They saw this as a solvable problem. Together with Zachary Kemmerer, a research associate at the University of Wisconsin-Madison, Casimir and Linton surveyed all existing psychedelic patents and ongoing applications. At the time, there were several hundred pending applications but very few issued patents.
“We figured, based on those numbers, we could actually review every one of them and make sure the relevant prior art was made available in a database. And that effectively launched Porta Sophia’s work,” Casimir said.
Bad Patents in the Burgeoning Psychedelic Industry
A patent is a temporary government-granted monopoly, given in exchange for innovation that benefits the public. The term “bad patent” is often used to describe those that make overly broad claims, are not true innovations, or are filed strictly with the intention of scooping up intellectual property rights.
In the commercial psychedelic field now taking shape, early patents can greatly influence who gets to control medicinal compounds, their cost and their accessibility. If history is any indicator, the effects of bad patents could be far-reaching and damaging to the future of the space—for researchers, innovators, investors, patients and the general public alike.
“I see ‘bad’ or problematic patents as generally falling into three categories: bad in terms of quality, bad in terms of policy, and bad in terms of ethics,” says Pechenik.
By low quality patents, Pechenik means those rewarded to technologies that fail to meet basic requirements around novelty and non-obviousness, but are granted primarily due to insufficient awareness of, access to, or understanding of the prior art by the patent examiner. “These are patents that should never have been granted,” he says.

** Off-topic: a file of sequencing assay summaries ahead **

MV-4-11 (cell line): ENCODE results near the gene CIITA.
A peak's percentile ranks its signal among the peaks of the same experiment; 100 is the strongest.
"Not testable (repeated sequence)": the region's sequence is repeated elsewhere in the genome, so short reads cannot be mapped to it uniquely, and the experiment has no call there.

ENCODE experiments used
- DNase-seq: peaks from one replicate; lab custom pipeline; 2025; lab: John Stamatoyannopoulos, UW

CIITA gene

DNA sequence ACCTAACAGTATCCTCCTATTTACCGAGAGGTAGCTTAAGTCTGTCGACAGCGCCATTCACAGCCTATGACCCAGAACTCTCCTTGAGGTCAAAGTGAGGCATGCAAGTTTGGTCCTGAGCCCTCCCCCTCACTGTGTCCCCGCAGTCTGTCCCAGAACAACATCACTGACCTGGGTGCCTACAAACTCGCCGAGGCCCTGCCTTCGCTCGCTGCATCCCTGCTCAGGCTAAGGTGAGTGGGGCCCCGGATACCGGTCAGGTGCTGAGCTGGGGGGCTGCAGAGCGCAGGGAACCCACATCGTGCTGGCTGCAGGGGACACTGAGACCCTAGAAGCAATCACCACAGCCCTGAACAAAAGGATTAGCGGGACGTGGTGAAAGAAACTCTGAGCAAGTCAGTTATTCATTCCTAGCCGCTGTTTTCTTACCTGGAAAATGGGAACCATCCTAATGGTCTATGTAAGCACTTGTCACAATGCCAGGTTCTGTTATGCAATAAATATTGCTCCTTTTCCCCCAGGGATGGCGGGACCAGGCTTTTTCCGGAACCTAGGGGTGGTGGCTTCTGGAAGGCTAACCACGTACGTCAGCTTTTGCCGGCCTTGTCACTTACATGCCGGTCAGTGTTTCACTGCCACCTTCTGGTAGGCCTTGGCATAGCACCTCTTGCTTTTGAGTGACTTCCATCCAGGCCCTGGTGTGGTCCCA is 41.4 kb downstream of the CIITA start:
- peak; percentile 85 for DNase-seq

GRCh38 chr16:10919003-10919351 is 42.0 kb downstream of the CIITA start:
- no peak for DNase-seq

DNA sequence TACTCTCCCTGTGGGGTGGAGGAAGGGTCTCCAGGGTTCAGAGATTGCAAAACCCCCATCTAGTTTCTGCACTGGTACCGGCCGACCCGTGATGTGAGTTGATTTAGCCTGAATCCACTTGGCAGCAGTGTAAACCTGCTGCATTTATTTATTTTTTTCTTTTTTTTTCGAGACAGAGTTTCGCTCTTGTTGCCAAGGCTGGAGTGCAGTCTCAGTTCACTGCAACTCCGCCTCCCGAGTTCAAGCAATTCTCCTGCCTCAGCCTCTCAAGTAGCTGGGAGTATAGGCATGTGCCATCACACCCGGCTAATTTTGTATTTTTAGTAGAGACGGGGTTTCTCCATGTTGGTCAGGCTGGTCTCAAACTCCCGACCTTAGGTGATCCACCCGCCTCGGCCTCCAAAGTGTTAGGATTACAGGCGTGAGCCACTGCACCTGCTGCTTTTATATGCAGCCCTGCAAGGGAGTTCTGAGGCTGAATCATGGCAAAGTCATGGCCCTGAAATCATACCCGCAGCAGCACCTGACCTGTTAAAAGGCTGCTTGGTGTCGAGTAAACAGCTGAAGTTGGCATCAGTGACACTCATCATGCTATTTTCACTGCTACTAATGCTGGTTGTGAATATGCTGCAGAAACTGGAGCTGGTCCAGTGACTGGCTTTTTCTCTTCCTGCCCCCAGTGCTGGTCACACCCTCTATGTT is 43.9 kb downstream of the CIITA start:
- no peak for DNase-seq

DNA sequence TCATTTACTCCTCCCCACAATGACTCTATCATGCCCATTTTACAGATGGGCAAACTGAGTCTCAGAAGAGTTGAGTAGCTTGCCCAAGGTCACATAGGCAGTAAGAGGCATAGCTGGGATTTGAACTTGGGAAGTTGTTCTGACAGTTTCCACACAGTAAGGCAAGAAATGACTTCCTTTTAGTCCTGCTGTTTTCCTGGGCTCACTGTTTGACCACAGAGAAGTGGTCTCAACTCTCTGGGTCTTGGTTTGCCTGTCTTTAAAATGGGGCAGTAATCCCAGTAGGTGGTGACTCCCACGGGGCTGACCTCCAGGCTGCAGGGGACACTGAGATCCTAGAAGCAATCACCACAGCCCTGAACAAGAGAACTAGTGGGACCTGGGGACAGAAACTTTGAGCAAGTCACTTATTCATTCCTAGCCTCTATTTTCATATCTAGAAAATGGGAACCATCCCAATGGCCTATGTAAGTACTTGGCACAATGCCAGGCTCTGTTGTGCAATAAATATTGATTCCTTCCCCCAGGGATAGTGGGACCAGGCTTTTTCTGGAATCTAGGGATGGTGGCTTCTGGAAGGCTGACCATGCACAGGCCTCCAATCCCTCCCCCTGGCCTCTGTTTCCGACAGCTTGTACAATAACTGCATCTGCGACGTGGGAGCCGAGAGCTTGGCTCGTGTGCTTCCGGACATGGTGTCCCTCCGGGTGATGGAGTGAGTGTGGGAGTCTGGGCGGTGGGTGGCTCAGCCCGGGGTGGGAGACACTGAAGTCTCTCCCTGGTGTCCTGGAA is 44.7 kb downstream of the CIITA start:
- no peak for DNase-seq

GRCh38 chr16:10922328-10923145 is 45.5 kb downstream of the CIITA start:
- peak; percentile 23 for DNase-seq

Bad policy patents are considered those that protect only incremental advancements of an existing technology or innovation. An example of this is the patenting of “me-too” drugs which cover only a minor alteration of a chemical compound that is technically novel but makes no meaningful improvement in therapeutic benefit or efficacy.
Regarding ethics, Pechenk says that patents can be “bad” in a number of ways. “Unethical actors may take advantage of the knowledge that patent examination is imperfect,” he explains. Patents can be used to secure swaths of intellectual property simply to extort rent or settlement money from innovators or other entities in the field. Patent litigation might cost millions of dollars, which in itself can act as a deterrent to both innovators and investors. “[These patents] end up slowing down or shutting off progress in a field, sometimes for many years.”